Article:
Tourism activity in Sun Corridor drops to lowest level since 2006
One of Arizona's most dynamic industries - tourism - is suffering its lowest level of activity since 2006, according to Arizona State University's Sun Corridor Tourism Barometer. The online monthly index measures the health of Arizona's travel and tourism industry.
The ASU Megapolitan Tourism Research Center has calculated the Sun Corridor Tourism Barometer since January 2008, and publishes the results at http://mtrc.asu.edu/portal/barometer.
The barometer is an index of four equally weighted, seasonally adjusted monthly data series that capture different aspects of tourism activity: hospitality and leisure industry employment, commercial air carrier landings, national park visitation and international visitors to the U.S.
The index of growth rates was set to 100 in June 1994, the middle of the most stable period of the past 20 years. After seven years of growth to 116, it dropped back to 99 immediately after the terrorist attacks on Sept. 11. Since then, it has shown relatively consistent growth until August 2008, when it reached a peak of 125. However, the index declined to 119 from August 2008 until March 2009.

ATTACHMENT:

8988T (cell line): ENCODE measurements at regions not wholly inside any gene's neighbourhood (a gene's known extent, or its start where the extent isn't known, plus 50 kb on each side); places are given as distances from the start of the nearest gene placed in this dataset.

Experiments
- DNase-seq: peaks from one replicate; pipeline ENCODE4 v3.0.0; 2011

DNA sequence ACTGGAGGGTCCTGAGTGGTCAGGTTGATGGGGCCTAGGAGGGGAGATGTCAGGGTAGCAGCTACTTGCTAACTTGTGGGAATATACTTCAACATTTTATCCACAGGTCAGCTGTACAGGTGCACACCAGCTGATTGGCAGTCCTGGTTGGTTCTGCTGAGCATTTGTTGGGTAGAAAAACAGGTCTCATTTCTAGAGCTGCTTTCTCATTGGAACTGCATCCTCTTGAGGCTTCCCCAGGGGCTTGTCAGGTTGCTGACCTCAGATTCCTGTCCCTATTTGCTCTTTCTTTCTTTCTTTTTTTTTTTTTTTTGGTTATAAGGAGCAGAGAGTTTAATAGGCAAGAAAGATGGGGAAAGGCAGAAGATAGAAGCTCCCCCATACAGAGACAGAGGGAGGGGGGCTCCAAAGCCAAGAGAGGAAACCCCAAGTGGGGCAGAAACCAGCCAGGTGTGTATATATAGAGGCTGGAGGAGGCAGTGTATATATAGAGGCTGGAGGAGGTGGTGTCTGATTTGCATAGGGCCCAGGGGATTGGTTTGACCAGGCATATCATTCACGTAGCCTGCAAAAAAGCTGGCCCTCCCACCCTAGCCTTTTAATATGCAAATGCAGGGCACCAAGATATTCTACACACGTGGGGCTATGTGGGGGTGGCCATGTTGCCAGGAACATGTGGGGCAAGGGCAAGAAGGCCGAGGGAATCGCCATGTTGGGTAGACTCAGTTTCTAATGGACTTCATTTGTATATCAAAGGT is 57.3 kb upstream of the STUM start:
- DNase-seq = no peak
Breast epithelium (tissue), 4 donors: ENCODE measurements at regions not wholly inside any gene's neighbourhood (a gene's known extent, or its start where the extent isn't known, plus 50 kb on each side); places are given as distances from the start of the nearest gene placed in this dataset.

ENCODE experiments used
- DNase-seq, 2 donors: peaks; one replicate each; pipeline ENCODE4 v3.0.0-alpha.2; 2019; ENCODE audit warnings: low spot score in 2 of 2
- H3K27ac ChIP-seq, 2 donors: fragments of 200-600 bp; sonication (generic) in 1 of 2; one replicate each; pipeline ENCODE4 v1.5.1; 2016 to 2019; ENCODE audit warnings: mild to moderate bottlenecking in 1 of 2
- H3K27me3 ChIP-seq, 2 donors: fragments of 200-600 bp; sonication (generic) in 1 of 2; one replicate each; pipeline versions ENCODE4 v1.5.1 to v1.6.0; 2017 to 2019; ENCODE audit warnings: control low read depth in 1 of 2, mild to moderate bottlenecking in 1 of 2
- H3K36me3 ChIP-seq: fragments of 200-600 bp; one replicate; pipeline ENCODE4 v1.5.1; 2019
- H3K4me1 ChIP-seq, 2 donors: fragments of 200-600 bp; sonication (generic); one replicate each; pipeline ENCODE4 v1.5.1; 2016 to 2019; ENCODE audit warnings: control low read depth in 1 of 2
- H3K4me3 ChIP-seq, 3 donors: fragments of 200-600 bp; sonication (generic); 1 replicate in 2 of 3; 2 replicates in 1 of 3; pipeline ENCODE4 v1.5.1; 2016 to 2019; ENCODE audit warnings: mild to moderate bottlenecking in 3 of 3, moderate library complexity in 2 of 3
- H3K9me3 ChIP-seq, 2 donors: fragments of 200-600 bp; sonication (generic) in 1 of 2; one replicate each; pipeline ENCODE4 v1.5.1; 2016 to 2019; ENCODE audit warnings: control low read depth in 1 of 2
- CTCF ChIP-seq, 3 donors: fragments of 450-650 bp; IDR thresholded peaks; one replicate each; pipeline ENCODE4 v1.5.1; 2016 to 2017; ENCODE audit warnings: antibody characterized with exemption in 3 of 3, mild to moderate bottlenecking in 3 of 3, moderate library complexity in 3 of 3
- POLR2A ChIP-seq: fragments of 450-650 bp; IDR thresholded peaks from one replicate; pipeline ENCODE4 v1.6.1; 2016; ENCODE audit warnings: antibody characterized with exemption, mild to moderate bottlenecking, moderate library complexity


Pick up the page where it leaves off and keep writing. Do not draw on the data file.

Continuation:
"The most worrisome component of the index is that seasonally adjusted hospitality and leisure employment has declined every month since May 2008," says Tim Tyrrell, director of the Megapolitan Tourism Research Center. The overall decline in from May 2008 to March 2009 has been 5.5 percent.
The Sun Corridor is one of 20 megapolitan regions in the country and includes approximately one-fifth of Arizona's land mass but 80 percent of the population. Data for the barometer reflect trends in Maricopa, Pinal, Pima, Yavapai, Santa Cruz and Cochise counties. A second barometer has recently been constructed for Northern California in cooperation with San Jose State University.
The Megapolitan Tourism Research Center is devoted to studying the role of tourism in community development in order to strengthen its contribution to viable economic, social and environmental systems, especially in megapolitan regions around the world. The center is part of the School of Community Resources & Development, located in the College of Public Programs at the ASU Downtown Phoenix campus.
For information, visit: http://mtrc.asu.edu/portal.
Professor, School of Community Resources and Development
Director, Megapolitan Tourism Research Center
Manager of Media Communications, ASU College of Public Programs